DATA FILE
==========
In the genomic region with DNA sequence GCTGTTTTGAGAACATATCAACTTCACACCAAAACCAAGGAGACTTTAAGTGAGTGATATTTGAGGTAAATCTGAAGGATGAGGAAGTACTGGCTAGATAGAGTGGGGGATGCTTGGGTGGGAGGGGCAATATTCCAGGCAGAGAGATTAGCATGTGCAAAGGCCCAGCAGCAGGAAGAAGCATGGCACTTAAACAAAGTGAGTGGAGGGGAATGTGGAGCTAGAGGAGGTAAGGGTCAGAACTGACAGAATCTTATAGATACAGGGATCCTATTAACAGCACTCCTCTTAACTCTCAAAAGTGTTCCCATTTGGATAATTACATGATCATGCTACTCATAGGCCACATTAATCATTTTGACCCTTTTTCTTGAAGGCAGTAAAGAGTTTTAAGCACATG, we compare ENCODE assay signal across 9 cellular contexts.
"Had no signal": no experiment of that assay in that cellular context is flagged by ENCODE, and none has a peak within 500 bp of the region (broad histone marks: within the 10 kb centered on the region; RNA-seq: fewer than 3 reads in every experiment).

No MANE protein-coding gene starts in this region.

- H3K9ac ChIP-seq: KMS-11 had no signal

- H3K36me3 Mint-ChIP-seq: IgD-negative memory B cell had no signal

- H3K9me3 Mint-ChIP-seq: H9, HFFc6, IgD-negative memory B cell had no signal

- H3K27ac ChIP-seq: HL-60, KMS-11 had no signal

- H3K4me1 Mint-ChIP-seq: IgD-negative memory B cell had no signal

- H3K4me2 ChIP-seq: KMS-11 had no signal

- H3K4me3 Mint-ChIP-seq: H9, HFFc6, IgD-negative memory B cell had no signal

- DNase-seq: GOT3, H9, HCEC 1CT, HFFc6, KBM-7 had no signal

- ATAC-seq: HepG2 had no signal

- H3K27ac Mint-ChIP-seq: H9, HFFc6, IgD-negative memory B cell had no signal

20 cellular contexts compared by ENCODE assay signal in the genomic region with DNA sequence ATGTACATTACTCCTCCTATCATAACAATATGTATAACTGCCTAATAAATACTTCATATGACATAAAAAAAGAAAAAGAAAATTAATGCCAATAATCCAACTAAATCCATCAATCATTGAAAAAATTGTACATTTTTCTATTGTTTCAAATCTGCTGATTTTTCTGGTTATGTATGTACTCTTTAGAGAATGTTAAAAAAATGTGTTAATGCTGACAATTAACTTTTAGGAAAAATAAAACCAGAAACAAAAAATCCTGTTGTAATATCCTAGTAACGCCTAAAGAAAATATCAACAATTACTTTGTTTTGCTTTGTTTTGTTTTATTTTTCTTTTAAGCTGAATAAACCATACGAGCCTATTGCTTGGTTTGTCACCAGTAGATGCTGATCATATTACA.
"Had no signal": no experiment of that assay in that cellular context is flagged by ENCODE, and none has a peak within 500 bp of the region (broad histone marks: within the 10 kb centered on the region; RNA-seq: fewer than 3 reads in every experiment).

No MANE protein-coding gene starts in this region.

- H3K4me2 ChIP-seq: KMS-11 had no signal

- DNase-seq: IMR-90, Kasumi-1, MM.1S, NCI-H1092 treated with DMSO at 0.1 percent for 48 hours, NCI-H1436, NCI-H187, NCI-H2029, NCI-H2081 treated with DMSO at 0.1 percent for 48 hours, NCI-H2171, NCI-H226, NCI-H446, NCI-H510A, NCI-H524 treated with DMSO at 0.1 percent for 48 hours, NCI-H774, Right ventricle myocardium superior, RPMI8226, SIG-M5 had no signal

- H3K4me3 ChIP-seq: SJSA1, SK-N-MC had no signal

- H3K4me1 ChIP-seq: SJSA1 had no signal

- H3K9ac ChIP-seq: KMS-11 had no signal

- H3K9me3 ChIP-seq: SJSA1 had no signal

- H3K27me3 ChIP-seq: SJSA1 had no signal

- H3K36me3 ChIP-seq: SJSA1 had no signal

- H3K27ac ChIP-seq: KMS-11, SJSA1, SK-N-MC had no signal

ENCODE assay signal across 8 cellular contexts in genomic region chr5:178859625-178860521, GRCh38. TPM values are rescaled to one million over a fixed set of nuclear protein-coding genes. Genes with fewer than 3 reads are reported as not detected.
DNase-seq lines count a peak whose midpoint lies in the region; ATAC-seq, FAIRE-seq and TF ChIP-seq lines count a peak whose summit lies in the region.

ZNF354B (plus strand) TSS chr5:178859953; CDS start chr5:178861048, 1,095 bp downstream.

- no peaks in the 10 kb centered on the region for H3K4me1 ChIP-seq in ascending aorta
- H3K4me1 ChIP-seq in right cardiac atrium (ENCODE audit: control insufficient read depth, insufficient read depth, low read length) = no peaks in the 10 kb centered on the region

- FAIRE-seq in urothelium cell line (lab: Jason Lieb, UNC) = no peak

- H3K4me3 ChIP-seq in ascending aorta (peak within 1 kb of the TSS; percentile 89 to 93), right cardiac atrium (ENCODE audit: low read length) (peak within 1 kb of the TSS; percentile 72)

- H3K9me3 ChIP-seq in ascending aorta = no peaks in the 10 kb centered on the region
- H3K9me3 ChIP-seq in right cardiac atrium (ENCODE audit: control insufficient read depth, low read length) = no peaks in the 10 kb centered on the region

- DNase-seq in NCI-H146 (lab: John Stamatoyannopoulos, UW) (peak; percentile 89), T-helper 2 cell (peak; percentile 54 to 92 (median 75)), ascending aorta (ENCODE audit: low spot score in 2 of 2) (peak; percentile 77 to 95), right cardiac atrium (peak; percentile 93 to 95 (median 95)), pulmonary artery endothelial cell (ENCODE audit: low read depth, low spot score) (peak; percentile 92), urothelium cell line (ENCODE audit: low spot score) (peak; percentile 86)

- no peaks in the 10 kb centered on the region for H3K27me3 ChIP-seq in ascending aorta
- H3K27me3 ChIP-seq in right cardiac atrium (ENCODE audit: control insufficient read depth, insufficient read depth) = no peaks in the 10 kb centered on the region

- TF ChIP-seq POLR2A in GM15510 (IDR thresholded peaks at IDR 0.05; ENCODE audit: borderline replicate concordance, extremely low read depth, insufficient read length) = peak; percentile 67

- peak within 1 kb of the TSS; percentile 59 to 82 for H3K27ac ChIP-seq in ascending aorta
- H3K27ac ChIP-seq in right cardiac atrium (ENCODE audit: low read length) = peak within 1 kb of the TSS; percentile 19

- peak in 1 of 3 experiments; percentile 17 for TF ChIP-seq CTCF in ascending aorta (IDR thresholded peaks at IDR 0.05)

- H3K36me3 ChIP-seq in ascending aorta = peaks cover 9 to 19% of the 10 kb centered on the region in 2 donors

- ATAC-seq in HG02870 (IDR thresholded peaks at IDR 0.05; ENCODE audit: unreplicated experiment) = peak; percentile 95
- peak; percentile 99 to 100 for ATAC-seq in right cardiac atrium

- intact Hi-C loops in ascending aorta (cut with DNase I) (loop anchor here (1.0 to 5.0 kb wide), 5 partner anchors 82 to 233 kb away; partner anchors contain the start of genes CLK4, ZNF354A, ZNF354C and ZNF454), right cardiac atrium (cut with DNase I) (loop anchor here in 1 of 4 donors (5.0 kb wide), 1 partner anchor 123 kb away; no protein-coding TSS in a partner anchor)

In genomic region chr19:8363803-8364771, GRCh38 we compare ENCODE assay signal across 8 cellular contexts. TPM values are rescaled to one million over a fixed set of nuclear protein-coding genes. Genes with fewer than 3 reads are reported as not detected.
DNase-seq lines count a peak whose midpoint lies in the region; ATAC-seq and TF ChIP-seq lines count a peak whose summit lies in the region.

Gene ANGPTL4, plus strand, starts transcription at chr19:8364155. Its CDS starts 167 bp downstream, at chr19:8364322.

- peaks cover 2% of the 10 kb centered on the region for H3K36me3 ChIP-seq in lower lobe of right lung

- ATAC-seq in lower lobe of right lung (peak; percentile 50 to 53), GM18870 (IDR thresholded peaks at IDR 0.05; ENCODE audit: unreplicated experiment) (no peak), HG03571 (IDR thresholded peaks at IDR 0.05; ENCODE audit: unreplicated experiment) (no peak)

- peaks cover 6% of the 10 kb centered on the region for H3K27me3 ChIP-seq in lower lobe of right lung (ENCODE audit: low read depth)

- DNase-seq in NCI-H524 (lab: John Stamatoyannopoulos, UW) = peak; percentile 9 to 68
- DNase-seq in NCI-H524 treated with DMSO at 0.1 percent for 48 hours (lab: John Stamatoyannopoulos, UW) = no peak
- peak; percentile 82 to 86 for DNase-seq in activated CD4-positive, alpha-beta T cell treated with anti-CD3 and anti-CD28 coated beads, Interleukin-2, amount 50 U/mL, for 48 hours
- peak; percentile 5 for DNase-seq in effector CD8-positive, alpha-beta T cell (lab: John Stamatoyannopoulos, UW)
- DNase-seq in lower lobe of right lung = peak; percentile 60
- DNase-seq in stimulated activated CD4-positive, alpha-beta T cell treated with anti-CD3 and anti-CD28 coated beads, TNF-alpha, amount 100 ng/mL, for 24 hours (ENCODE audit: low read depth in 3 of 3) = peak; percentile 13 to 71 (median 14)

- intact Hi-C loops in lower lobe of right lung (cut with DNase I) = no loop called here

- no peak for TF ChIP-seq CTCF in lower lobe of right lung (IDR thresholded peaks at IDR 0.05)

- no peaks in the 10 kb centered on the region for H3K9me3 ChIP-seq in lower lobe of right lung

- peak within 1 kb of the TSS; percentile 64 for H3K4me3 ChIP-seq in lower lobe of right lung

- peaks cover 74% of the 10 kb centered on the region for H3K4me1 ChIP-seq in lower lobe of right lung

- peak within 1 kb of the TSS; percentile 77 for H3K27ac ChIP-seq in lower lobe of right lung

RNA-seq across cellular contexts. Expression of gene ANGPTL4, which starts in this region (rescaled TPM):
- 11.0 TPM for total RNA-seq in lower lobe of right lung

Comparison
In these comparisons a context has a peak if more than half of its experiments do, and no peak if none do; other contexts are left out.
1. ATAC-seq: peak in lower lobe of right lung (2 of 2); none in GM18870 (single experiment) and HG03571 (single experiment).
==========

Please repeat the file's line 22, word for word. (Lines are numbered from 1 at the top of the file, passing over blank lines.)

- H3K9me3 ChIP-seq: SJSA1 had no signal